Gaebler: Googling law school applicants is time consuming

By Dan Martynowicz

According to a recent Kaplan study, 41 percent of law school admissions officers Google search applicants’ names.

This is compared to 27 percent of business school admissions officers, and 20 percent of college admissions officers, as shown by the same survey.

David Gaebler, associate dean and associate professor of law, said he could find little reason why an admissions officer would search an applicant’s name.

“My own personal view is that I wouldn’t bother; it would take too much time,” Gaebler said. “I doubt you would turn up particularly useful information.”

Gaebler said the law schools may be looking for evidence of an applicant’s character. All law schools ask questions regarding character and fitness on the application, as they must attest to state BAR exams regarding a graduates’ character.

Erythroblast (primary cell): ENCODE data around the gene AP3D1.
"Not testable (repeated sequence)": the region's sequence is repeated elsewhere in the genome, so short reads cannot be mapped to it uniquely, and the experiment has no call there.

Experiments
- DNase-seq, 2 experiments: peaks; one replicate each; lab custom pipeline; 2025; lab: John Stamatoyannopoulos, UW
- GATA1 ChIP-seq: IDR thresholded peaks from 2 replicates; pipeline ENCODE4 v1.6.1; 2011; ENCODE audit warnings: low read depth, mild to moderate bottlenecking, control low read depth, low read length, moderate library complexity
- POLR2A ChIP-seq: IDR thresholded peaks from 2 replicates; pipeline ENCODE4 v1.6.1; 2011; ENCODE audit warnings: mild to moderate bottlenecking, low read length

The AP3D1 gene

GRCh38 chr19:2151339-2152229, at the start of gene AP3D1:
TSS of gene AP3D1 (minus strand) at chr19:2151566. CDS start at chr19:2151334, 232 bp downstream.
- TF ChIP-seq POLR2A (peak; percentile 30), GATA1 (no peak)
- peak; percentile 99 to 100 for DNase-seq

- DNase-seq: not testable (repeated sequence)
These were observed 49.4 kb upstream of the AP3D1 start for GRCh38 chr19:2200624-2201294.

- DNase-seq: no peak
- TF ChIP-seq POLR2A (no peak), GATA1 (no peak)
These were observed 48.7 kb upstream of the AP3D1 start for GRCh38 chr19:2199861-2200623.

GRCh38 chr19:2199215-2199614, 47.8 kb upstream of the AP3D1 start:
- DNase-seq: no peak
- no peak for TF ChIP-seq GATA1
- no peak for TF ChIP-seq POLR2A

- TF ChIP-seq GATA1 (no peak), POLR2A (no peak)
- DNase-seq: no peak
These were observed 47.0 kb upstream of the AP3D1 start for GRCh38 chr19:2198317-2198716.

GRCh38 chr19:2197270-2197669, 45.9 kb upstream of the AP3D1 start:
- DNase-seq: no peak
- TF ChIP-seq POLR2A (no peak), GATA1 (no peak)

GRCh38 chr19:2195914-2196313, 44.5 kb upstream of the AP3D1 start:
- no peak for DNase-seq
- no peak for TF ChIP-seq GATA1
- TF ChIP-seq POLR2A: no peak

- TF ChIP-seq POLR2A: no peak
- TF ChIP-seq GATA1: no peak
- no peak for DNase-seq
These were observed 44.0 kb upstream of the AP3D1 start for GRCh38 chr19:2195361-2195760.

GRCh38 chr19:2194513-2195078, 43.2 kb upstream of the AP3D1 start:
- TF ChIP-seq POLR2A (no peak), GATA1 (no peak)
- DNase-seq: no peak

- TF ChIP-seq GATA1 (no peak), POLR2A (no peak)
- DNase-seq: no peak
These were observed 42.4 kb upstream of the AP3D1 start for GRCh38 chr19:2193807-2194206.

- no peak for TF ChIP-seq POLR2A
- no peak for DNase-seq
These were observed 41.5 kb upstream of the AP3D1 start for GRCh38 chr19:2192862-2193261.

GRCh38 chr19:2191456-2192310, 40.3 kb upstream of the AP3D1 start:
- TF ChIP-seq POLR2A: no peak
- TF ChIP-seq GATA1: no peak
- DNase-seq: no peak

Gaebler said he was the admissions chair at NIU for a number of years and could remember no circumstance when an applicant’s name was searched online.

“I’ve never run into that,” Gaebler said.

Gaebler said he never asked the other NIU admissions officers if they google applicants’ names because the idea never occurred to him.

Senior finance major Brian Schwerdtfeger, who was on his way to a job interview at the time, said he was not concerned in the least that employers may search his name online because his Facebook profile and Google search held no negative information.

“My Facebook is set to the highest security, and I’m not on it that much anyway,” Schwerdtfeger said.

Social Media Specialist Holly Nicholson said she felt the process of googling applicants would be very time consuming, and dispelled rumors that schools or businesses could override social networking sites’ privacy settings. Nichols advised having privacy settings on maximum, and using the “approve-tag” feature on Facebook to insure control over your pictures.

“I wouldn’t recommend that people search their applicants online; what they find is almost always out of context,” Nicholson said. “It’s a dangerous road to go down.”